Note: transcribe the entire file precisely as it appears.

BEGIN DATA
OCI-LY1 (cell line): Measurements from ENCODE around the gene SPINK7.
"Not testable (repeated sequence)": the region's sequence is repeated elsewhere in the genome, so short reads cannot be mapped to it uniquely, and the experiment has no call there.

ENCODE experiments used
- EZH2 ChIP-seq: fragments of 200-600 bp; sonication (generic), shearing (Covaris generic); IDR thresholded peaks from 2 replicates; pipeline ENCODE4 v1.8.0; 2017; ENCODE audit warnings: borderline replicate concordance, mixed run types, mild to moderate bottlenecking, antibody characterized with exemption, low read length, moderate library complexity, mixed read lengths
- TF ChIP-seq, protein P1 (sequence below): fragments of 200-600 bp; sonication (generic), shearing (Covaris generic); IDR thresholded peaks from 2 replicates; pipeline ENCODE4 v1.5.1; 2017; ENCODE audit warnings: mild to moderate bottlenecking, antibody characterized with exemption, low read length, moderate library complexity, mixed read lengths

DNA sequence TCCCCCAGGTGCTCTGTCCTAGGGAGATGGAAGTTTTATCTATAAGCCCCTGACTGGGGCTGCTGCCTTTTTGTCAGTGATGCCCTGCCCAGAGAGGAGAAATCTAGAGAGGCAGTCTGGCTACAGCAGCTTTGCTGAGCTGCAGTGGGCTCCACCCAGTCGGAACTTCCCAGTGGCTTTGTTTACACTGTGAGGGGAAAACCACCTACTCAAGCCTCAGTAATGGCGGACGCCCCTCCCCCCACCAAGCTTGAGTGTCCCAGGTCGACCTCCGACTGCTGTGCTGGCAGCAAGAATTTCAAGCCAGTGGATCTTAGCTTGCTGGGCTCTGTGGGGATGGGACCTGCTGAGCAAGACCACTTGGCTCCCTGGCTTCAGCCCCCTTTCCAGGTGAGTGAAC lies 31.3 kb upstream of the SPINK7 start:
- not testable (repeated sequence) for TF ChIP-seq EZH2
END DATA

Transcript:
OCI-LY1 (cell line): Measurements from ENCODE around the gene SPINK7.
"Not testable (repeated sequence)": the region's sequence is repeated elsewhere in the genome, so short reads cannot be mapped to it uniquely, and the experiment has no call there.

ENCODE experiments used
- EZH2 ChIP-seq: fragments of 200-600 bp; sonication (generic), shearing (Covaris generic); IDR thresholded peaks from 2 replicates; pipeline ENCODE4 v1.8.0; 2017; ENCODE audit warnings: borderline replicate concordance, mixed run types, mild to moderate bottlenecking, antibody characterized with exemption, low read length, moderate library complexity, mixed read lengths
- TF ChIP-seq, protein P1 (sequence below): fragments of 200-600 bp; sonication (generic), shearing (Covaris generic); IDR thresholded peaks from 2 replicates; pipeline ENCODE4 v1.5.1; 2017; ENCODE audit warnings: mild to moderate bottlenecking, antibody characterized with exemption, low read length, moderate library complexity, mixed read lengths

DNA sequence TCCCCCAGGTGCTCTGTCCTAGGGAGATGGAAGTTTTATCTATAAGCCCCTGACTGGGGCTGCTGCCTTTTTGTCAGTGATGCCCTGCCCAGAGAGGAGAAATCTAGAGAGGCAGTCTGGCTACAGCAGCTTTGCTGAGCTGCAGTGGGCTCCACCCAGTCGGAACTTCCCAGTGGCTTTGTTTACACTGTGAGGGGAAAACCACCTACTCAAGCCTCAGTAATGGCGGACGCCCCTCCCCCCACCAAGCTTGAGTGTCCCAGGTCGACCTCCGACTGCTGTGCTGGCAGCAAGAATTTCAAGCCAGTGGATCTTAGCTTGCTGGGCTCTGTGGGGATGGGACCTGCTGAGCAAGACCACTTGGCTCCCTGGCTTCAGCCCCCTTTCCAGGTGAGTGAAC lies 31.3 kb upstream of the SPINK7 start:
- not testable (repeated sequence) for TF ChIP-seq EZH2